3. 2. Peloponesian War (431-404 BC):

Causes; conflicts between Greek poleis:

  • The dominant position of Athens threatened other poleis and led to wars between them.
  • Athens made other poleis that belonged to the Delian League pay high taxes and took the League’s treasure.
  • Sparta was against this control.


  • After years of war Sparta dominated over the rest of the poleis.
  • While the poleis were fighting, king Philip II of Macedon organised a great army.
  • By 338 BC, Philip II dominated all the Greek, except for Sparta.

4. Hellenistic period.

4. 1. The Empire of Alexander the Great.

Origin:The son of Philip II, Alexander the Great, (356-323 BC), continued the territorial expansion:

  • He unified the Greek poleis to confront a common enemy,: the Persian empire.
  • He created a great empire from the Mediterranean to the Indian frontier.Alexander the great empire.

4. 2. Hellenistic monarchies.

When Alexander died, his generals divided the empire among themselves and created the Hellenistic monarchies

  • Were absolute monarchies: the king had all the powers.
  • Spreaded the Greek culture and art throughout the East: Hellenism.

They were conquered by the Roman empire, and with the conquest of the Ptolemaic Egypt (30 B. C.), ended the Greek civilization.

Hellenistic kingdoms, 303 B. C.

 5. Activities.

1. Complete these timeline with the following events:

a). First Olympic games (776 B. C.)

b). Conquest of Greece by Alexander the Great (338 B. C.)

c). Battle of Salamis (480 B. C.)

d) Roman conquest of the Ptolemaic Egypt (30 B. C.)

e). End of the War of the Peloponnesian war (404 B. C.).




Archaic period:

Oligarchy: Power was held by a few privileged men who called themselves aristoi, “the best”. The word aristocracy comes from aristoi.

Classical period:

  • Athens established a democratic form of government (only adult males could vote). The cause was the colonization process which increased the wealth of less privileged groups (traders, artisans and peasants) who demanded political rights.

The main institutions of the Athenian democratic system were:

  • The Assembly (Ecclesia) which made up of free men aged over 18 who were sons of Athenian fathers and mothers. Its main duties were to discuss and vote on laws, decide about war and peace and chose magistrates.
  • The Council of 500 (Boule), propossed annualy by lot among the members of the Assembly. Its main function was to draft the laws to be discussed by the Assembly.
  • The Magistrates, elected annualy by the Assembly. Its main function was to rule: 9 arcons (civil functions) and strategos (military).
  • The People's tribunals (Helalia), its members were propossed annualy by lot.

The athenian political system excluded women, foreigners (metics) and slaves. Only 40.000 out of 250.000 inhabitants took part in the political life.

  • Sparta kept the oligarchical system. Sparta was a dual monarchy (two kings), but they only had honorific and military responsabilities.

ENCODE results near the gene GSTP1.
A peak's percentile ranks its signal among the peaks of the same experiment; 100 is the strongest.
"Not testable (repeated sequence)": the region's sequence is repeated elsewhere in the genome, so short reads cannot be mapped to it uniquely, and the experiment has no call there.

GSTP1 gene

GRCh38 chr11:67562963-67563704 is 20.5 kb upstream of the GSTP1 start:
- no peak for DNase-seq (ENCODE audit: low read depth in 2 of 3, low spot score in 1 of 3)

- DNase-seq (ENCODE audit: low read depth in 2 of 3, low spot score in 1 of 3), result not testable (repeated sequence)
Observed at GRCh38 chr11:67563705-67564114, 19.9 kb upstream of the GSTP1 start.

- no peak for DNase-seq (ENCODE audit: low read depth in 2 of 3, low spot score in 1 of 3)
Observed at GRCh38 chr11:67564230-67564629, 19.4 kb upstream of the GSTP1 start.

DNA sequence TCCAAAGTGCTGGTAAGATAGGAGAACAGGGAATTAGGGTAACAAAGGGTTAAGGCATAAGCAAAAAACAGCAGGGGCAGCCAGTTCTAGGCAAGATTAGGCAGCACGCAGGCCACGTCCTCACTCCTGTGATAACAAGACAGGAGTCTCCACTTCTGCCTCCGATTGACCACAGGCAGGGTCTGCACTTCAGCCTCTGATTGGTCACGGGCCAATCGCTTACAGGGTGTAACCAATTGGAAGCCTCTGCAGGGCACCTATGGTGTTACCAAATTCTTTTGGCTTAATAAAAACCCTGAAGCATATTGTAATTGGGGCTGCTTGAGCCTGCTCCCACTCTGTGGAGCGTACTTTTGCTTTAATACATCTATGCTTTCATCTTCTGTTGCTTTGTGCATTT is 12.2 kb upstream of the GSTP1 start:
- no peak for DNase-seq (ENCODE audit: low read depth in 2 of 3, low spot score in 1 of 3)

The main political institutions of Sparta were:

  • The Assembly (Apella) which was made up of men who were sons of Spartan fathers aged over thirty. Its only function was to vote yes or no to the laws.
  • The Council of Elders (Gerosusia) which was made up of 28 aristocrasts aged over 60. Its function was to draw up the laws and present them to the Assembly.
  • Five Magristrates (Ephors) ellected by the Assembly. Its function was to monitor citizens' private life and the kings' decisions.Sparta, political organization.



The main economic activities were:

  • Agriculture: It was the basis of Greek economy. The main crops were that of the Mediterranean triad: vines, olives and cereals.
  • Farming: Goats and sheep
  • Crafwork: Pottery, glass and high quality textiles
  • Comerce: Manufactured and agricultural products.


In ancient Greece people was divided into two categories:

  • Citizens, free males whose parents, or just one of them (Sparta), had been born in the polis:
  1. They could take part in political life.
  2. They have to pay taxes and serve in the army.
  • Non-citizens, could not participe in political life. Consisted of:
  1. Foreigners or metics, they were freemen who worked in trade of manufacture.
  2. Slaves, prisoners of war and individuals who could not pay their debts.
  3. Women, they had no political rigths.


3. 1. Olimpic gods:

  • Ancient Greeks were polytheistic: they had many gods.
  • Gods had the same appearance and sentiments as humans, but they were inmortal and had exceptional powers.
  • They also believed in heroes: born of a deity and a mortal that could do incredible deeds.
  • The tales of gods and heroes are known as mythology.
  • Greek religion was adopted by the Romans, who changed gods’ names.
  • The main gods were:
  1. Zeus/Jupiter (roman name): The ruler of Mount Olympus.
  2. Hera/Juno: Goddess of the home.
  3. Hades/Pluto: God of Hell.
  4. Demeter/Ceres: Goddess of agriculture and fertility
  5. Ares/Mars: God of war.
  6. Artemis/Diana: Goddess of hunting
  7. Apollo: God of love, poetry and beauty
  8. Athena/Minerva: Goddess of wisdom
  9. Hermes/Mercury: God of travel and routes. The mesenger of the gods
  10. Dionysus/Bacchus: God of wine
  11. Aphrodite/Venus: God of love and beauty.

3. 2. Religious worship.

The main elements of the religious worship were:

  • Prayers, offerings, and animal sacifices in the temples.
  • Oracles which gave the answers of the God's to human questions.
  • Games of sporting competitions, festivals dedicates to the gods. The most important took place in Olympia in honour of Zeus.


Greek culture has been the fundation of Western culture. The most important cultural figures were:

  • Science: Pythagoras (maths), Archimedes (physics) and Hypocrates (medicine).
  • History: Herodotus.
  • Philosophy: Socrates, Plato, Aristotle.